The world's largest particle accelerator, the Large Hadron Collider, is back in action after a three-year break for maintenance and an upgrade with more energy, higher intensity beams and greater precision.
The LHC at CERN, outside of Geneva, is set to run 24/7 for nearly four years at a record energy of 13.6 trillion electronvolts. The upgrades should give LHC tools greater precision and allow for more particle collisions, brighter light and more discovery about particles in quantum field theory.
Rende Steerenberg, head of the operations group in the LHC beams department, said that with 6.8 TeV for Run 3 it wants to push LHC up to "140 billion particles per package or per bunch." From 2023 onwards, it wants to increase this to 180 billion particles per packet. "This will of course give us many, many more collisions in the experiments."
An electronvolt is a measure of kinetic energy gained by an electron accelerating from rest. Hence the need for an accelerator like LHC with its 27km circumference, which accelerates hadron particles (such as lead, xenon and oxygen ions at different levels of the mass spectrum) in a way that forms two beams traveling in opposite directions, almost at the speed of light. The beams collide in the machine at four points or "detectors" called ATLAS, CMS, ALICE and LGCb, each of which focusses on measuring different types of hadron particles.
It's the Higgs boson particle (or wave in quantum field theory) that's thought to give mass to the particles that form the basis of stars, planets and everything. When two electrons interact, for example, they exchange particles of light or photons that are the "force carriers" of an electromagnetic interaction, CERN explains.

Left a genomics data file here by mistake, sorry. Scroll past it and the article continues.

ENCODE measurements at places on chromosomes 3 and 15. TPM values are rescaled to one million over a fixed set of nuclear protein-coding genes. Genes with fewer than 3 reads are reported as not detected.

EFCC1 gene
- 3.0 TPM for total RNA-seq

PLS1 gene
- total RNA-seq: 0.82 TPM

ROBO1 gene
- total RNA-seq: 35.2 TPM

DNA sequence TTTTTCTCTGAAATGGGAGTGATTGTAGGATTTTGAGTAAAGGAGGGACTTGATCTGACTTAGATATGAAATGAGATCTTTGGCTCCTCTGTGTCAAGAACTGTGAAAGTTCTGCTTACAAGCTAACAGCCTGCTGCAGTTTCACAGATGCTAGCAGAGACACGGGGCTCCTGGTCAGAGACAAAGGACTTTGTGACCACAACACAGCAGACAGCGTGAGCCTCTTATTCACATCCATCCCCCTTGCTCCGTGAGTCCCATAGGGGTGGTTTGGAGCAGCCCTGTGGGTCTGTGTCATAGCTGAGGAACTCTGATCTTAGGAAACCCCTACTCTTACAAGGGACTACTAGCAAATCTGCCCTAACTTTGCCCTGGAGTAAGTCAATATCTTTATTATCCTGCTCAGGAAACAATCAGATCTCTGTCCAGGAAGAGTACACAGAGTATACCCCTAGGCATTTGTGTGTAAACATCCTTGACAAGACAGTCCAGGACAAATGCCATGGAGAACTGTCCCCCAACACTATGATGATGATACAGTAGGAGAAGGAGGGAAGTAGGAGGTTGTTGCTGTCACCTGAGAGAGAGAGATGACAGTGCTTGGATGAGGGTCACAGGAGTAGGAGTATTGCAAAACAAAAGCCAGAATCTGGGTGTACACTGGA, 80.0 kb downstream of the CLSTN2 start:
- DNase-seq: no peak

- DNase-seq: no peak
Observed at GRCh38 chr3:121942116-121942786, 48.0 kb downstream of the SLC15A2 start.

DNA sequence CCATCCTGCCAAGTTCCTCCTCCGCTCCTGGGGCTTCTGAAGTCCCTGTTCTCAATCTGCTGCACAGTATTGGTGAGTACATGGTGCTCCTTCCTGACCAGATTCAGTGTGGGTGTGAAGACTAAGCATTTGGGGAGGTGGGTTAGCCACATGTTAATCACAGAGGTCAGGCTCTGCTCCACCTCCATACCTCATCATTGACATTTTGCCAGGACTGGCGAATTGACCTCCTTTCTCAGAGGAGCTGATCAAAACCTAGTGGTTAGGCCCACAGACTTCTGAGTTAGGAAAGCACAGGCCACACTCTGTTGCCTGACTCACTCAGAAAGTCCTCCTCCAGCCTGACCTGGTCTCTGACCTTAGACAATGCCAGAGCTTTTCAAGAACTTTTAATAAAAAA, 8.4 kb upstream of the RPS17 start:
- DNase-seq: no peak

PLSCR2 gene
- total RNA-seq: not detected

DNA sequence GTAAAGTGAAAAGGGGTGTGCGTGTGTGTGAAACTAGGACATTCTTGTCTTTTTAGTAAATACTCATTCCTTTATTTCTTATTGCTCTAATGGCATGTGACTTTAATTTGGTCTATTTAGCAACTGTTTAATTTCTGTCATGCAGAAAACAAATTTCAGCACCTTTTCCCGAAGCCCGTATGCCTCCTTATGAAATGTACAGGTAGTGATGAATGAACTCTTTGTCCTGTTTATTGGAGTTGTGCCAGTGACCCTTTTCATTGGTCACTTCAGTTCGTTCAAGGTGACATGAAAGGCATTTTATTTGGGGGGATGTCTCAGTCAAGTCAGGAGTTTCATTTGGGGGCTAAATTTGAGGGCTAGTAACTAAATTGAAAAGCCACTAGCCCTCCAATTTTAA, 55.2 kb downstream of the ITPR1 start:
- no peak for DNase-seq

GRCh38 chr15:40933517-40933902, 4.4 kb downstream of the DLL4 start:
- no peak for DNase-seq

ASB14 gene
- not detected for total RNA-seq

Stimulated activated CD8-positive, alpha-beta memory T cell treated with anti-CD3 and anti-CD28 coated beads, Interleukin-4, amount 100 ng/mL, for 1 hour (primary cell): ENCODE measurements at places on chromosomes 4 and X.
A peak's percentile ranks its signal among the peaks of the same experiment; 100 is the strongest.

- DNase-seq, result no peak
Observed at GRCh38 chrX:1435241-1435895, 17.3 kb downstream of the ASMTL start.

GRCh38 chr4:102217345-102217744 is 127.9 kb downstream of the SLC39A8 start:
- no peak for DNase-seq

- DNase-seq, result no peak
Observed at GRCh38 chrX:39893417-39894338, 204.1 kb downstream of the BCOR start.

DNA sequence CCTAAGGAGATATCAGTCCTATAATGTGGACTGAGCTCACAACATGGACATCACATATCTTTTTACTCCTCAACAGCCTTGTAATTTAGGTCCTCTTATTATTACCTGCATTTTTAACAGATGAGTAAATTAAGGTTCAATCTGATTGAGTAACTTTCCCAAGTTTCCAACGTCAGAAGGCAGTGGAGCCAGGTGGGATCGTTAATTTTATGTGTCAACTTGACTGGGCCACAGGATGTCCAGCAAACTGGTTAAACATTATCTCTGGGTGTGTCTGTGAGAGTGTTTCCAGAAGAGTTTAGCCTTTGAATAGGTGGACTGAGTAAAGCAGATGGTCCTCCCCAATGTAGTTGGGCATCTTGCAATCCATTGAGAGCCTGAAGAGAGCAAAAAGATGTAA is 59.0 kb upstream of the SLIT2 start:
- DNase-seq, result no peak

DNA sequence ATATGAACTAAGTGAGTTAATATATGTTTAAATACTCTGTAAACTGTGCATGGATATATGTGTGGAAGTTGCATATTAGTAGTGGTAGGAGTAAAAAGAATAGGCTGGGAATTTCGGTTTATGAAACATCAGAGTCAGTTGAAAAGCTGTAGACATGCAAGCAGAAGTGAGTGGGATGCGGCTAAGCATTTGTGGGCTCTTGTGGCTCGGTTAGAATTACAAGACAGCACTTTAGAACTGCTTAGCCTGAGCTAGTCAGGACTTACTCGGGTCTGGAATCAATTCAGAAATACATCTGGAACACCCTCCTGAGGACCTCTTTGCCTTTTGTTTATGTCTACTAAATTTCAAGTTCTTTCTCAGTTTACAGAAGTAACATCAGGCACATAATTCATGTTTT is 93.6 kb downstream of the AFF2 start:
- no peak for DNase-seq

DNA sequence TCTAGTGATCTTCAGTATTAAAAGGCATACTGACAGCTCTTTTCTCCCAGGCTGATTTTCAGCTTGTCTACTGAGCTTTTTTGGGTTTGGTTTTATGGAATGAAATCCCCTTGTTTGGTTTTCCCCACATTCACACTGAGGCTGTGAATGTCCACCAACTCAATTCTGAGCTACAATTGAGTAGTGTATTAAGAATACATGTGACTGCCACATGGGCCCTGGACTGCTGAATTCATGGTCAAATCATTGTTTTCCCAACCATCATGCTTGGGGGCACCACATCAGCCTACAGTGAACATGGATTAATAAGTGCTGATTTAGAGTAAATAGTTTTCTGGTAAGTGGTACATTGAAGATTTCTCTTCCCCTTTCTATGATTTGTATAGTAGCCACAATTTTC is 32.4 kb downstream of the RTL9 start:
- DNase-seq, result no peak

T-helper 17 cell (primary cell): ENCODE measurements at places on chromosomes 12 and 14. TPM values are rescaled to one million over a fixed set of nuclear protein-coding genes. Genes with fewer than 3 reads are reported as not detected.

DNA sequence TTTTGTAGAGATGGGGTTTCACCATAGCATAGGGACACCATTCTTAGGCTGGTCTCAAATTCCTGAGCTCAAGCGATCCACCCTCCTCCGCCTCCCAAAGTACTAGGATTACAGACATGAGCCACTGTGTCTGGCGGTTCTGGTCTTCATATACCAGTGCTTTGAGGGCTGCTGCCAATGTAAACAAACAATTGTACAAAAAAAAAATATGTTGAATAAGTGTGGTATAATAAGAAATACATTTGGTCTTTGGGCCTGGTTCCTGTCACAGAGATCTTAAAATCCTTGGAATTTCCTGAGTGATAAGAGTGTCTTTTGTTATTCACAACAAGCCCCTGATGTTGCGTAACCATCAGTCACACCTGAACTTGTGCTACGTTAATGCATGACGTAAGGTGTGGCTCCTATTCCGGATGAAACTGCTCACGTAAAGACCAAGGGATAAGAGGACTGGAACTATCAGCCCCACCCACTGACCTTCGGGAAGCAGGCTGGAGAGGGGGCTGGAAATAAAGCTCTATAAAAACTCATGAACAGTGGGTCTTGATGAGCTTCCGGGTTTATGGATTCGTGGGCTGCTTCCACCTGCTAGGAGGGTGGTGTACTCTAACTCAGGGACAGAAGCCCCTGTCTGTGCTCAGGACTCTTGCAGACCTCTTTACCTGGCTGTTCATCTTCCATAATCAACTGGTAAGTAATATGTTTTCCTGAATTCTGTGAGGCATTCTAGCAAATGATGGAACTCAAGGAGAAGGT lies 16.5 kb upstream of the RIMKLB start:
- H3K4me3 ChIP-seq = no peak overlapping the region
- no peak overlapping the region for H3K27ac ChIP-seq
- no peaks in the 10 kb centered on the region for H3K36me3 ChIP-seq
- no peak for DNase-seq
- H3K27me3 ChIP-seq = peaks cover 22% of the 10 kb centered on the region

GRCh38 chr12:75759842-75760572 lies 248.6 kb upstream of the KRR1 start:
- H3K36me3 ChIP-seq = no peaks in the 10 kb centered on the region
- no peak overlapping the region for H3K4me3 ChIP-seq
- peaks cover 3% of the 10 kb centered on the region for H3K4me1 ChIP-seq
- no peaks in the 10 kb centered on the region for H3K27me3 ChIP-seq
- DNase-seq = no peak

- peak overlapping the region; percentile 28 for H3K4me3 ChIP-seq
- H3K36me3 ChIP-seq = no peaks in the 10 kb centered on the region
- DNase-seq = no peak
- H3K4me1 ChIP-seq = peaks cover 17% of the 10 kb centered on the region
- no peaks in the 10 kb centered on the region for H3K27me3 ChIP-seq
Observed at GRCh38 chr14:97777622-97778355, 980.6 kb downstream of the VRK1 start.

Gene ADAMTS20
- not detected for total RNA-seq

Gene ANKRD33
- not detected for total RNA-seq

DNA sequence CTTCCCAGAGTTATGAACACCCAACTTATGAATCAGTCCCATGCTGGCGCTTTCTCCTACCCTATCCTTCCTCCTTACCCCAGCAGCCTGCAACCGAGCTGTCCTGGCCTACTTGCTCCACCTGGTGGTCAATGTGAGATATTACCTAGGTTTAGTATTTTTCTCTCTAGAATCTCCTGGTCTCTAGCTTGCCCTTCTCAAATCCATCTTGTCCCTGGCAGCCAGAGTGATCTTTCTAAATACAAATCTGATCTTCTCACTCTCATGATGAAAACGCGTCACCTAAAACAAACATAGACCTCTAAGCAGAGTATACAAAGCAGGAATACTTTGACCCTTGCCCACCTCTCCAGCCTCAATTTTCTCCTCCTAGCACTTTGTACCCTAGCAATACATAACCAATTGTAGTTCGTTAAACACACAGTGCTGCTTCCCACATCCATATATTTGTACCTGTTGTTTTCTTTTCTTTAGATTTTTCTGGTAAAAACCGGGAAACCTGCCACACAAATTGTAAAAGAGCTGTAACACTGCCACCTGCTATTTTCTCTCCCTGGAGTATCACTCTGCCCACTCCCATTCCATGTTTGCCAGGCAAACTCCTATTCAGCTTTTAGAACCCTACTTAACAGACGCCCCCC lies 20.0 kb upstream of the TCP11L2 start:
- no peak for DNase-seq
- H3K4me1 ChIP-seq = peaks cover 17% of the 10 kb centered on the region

The updated LHC will be able to create "stable beams", a condition allowing scientists to switch on all their subsystems for experiments, and begin taking data.
"We will be focusing the proton beams at the interaction points to less than 10 micron beam size, to increase the collision rate," says CERN's director for accelerators and technology, Mike Lamont.
"Compared to Run 1, in which the Higgs was discovered with 12 inverse femtobarns, now in Run 3 we will be delivering 280 inverse femtobarns1. This is a significant increase, paving the way for new discoveries."
CERN says it expects the ATLAS and CMS detectors to record more collisions during Run 3 than in the two previous runs combined.
The LHCb experiment underwent a complete revamp and looks to increase its data-taking rate by a factor of 10, while ALICE is aiming for a 50-fold increase in the number of recorded collisions.
Scientists hope to answers questions about the origin of the matter–antimatter asymmetry in the universe and search for candidates for dark matter.
"We're looking forward to measurements of the Higgs boson decay to second-generation particles such as muons. This would be an entirely new result in the Higgs boson saga, confirming for the first time that second-generation particles also get mass through the Higgs mechanism," said CERN theorist Michelangelo Mangano in a press release.